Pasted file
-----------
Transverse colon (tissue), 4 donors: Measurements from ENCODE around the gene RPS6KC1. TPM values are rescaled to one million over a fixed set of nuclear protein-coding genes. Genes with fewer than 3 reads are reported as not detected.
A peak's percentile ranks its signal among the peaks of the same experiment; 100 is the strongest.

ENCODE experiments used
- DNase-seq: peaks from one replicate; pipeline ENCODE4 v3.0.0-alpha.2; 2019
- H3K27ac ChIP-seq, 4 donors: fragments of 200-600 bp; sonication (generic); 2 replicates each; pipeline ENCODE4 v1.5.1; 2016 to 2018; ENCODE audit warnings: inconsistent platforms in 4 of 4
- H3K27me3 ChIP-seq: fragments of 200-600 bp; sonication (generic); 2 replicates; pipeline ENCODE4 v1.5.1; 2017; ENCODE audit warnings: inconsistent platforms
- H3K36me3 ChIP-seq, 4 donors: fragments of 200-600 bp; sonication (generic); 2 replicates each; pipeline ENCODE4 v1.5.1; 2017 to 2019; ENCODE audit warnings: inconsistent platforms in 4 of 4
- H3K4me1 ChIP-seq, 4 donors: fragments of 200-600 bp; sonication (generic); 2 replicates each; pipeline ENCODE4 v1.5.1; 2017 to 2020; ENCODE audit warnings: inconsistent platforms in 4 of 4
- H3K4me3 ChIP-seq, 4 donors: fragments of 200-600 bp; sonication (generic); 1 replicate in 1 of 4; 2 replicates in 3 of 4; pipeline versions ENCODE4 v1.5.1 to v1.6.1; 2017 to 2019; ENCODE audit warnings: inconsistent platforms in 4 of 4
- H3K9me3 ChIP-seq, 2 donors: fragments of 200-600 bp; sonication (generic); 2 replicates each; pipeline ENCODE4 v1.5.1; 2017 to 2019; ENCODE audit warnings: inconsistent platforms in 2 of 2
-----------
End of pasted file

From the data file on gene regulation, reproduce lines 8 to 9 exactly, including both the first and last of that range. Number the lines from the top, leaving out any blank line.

- H3K4me1 ChIP-seq, 4 donors: fragments of 200-600 bp; sonication (generic); 2 replicates each; pipeline ENCODE4 v1.5.1; 2017 to 2020; ENCODE audit warnings: inconsistent platforms in 4 of 4
- H3K4me3 ChIP-seq, 4 donors: fragments of 200-600 bp; sonication (generic); 1 replicate in 1 of 4; 2 replicates in 3 of 4; pipeline versions ENCODE4 v1.5.1 to v1.6.1; 2017 to 2019; ENCODE audit warnings: inconsistent platforms in 4 of 4